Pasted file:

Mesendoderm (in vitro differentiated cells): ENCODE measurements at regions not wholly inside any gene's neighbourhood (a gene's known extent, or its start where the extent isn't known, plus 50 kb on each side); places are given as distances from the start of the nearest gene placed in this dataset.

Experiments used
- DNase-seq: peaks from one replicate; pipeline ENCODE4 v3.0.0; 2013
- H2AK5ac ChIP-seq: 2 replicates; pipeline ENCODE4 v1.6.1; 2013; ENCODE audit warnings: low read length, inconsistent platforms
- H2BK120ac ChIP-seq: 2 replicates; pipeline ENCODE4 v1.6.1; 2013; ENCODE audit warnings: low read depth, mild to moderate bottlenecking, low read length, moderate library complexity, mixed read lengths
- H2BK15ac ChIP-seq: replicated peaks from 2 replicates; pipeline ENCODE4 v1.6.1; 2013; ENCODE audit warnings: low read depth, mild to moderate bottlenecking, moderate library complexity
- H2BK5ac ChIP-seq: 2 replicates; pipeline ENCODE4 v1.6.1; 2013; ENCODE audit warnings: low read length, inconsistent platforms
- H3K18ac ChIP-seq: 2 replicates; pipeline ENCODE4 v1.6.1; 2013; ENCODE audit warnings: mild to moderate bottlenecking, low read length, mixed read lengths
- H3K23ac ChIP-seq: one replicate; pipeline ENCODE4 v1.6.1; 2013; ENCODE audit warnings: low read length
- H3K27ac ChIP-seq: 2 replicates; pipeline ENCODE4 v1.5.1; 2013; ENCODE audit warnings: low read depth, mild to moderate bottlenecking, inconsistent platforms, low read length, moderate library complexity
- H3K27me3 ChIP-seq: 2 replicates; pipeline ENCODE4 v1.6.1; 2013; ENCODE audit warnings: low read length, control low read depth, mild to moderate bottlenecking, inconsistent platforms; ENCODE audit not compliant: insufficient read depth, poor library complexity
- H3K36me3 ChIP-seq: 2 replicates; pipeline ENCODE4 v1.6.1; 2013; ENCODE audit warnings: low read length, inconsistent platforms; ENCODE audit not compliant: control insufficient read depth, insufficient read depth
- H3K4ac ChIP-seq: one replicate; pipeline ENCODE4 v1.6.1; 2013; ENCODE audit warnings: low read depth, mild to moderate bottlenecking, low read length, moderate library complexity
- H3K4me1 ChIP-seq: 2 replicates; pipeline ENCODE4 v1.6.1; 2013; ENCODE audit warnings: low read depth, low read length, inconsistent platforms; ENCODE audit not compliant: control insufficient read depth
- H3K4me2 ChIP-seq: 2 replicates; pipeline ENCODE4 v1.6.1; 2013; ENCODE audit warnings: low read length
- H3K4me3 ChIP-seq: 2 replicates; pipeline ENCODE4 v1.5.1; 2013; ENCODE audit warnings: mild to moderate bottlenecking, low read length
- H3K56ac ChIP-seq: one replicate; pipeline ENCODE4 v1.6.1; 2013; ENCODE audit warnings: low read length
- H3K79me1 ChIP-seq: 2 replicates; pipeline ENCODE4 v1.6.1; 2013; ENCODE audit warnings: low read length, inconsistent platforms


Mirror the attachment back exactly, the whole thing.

Mesendoderm (in vitro differentiated cells): ENCODE measurements at regions not wholly inside any gene's neighbourhood (a gene's known extent, or its start where the extent isn't known, plus 50 kb on each side); places are given as distances from the start of the nearest gene placed in this dataset.

Experiments used
- DNase-seq: peaks from one replicate; pipeline ENCODE4 v3.0.0; 2013
- H2AK5ac ChIP-seq: 2 replicates; pipeline ENCODE4 v1.6.1; 2013; ENCODE audit warnings: low read length, inconsistent platforms
- H2BK120ac ChIP-seq: 2 replicates; pipeline ENCODE4 v1.6.1; 2013; ENCODE audit warnings: low read depth, mild to moderate bottlenecking, low read length, moderate library complexity, mixed read lengths
- H2BK15ac ChIP-seq: replicated peaks from 2 replicates; pipeline ENCODE4 v1.6.1; 2013; ENCODE audit warnings: low read depth, mild to moderate bottlenecking, moderate library complexity
- H2BK5ac ChIP-seq: 2 replicates; pipeline ENCODE4 v1.6.1; 2013; ENCODE audit warnings: low read length, inconsistent platforms
- H3K18ac ChIP-seq: 2 replicates; pipeline ENCODE4 v1.6.1; 2013; ENCODE audit warnings: mild to moderate bottlenecking, low read length, mixed read lengths
- H3K23ac ChIP-seq: one replicate; pipeline ENCODE4 v1.6.1; 2013; ENCODE audit warnings: low read length
- H3K27ac ChIP-seq: 2 replicates; pipeline ENCODE4 v1.5.1; 2013; ENCODE audit warnings: low read depth, mild to moderate bottlenecking, inconsistent platforms, low read length, moderate library complexity
- H3K27me3 ChIP-seq: 2 replicates; pipeline ENCODE4 v1.6.1; 2013; ENCODE audit warnings: low read length, control low read depth, mild to moderate bottlenecking, inconsistent platforms; ENCODE audit not compliant: insufficient read depth, poor library complexity
- H3K36me3 ChIP-seq: 2 replicates; pipeline ENCODE4 v1.6.1; 2013; ENCODE audit warnings: low read length, inconsistent platforms; ENCODE audit not compliant: control insufficient read depth, insufficient read depth
- H3K4ac ChIP-seq: one replicate; pipeline ENCODE4 v1.6.1; 2013; ENCODE audit warnings: low read depth, mild to moderate bottlenecking, low read length, moderate library complexity
- H3K4me1 ChIP-seq: 2 replicates; pipeline ENCODE4 v1.6.1; 2013; ENCODE audit warnings: low read depth, low read length, inconsistent platforms; ENCODE audit not compliant: control insufficient read depth
- H3K4me2 ChIP-seq: 2 replicates; pipeline ENCODE4 v1.6.1; 2013; ENCODE audit warnings: low read length
- H3K4me3 ChIP-seq: 2 replicates; pipeline ENCODE4 v1.5.1; 2013; ENCODE audit warnings: mild to moderate bottlenecking, low read length
- H3K56ac ChIP-seq: one replicate; pipeline ENCODE4 v1.6.1; 2013; ENCODE audit warnings: low read length
- H3K79me1 ChIP-seq: 2 replicates; pipeline ENCODE4 v1.6.1; 2013; ENCODE audit warnings: low read length, inconsistent platforms